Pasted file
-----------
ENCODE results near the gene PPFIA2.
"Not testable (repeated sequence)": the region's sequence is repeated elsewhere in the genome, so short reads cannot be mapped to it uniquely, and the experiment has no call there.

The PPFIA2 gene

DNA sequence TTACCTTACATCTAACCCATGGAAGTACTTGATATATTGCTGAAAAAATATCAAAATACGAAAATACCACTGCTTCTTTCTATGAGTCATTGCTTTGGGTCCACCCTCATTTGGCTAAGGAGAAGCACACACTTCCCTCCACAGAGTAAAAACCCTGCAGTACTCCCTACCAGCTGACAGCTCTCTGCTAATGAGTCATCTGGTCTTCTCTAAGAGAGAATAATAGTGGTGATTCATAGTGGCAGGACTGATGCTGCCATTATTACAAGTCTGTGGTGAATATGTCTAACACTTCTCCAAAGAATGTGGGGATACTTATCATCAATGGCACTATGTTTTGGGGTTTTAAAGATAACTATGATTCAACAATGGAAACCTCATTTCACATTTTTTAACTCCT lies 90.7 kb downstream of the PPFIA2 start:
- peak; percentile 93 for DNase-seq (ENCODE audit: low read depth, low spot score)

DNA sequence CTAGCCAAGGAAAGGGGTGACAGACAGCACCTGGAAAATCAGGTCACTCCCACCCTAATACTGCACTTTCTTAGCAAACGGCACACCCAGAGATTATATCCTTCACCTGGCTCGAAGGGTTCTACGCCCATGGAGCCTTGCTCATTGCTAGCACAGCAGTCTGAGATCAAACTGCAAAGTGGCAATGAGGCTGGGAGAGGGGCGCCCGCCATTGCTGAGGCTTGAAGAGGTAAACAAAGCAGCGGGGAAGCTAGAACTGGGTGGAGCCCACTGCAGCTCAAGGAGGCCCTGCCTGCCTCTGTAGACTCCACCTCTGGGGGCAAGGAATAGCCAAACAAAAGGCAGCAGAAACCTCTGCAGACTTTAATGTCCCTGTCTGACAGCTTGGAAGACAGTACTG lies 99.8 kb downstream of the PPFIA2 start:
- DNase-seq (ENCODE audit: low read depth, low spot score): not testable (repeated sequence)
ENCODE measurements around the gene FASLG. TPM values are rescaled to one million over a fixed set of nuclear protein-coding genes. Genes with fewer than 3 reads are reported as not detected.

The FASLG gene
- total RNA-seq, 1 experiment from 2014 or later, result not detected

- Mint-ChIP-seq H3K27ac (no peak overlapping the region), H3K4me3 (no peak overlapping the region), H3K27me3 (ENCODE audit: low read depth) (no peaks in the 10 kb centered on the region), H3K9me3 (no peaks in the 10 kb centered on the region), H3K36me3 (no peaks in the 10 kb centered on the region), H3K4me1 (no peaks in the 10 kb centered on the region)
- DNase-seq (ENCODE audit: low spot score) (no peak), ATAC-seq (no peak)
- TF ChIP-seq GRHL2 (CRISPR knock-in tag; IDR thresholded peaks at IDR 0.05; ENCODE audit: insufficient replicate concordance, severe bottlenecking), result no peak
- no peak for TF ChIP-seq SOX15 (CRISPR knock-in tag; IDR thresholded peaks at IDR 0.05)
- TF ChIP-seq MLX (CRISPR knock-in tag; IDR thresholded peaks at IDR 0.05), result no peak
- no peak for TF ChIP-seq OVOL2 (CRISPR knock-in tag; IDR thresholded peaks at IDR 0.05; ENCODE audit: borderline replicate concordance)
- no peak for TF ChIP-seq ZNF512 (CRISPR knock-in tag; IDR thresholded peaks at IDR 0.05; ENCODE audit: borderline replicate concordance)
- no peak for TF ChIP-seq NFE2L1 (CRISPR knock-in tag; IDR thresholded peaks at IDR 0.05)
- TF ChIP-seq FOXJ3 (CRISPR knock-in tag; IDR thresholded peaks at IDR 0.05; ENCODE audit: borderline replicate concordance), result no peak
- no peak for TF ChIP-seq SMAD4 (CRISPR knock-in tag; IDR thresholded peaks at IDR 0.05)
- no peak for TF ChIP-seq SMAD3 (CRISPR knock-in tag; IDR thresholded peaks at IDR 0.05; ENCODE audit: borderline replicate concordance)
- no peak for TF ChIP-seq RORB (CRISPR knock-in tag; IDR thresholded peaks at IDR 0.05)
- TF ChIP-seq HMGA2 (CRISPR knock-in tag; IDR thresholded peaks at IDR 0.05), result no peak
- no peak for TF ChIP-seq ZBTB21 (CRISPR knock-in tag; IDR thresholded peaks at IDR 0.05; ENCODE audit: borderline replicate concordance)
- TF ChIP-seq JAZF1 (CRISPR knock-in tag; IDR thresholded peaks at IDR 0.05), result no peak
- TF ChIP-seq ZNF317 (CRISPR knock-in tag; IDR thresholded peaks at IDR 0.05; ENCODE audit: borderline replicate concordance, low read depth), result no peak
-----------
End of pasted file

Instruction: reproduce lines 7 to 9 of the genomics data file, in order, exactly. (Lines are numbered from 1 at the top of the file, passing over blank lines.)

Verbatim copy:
- DNase-seq (ENCODE audit: low read depth, low spot score): not testable (repeated sequence)
ENCODE measurements around the gene FASLG. TPM values are rescaled to one million over a fixed set of nuclear protein-coding genes. Genes with fewer than 3 reads are reported as not detected.

The FASLG gene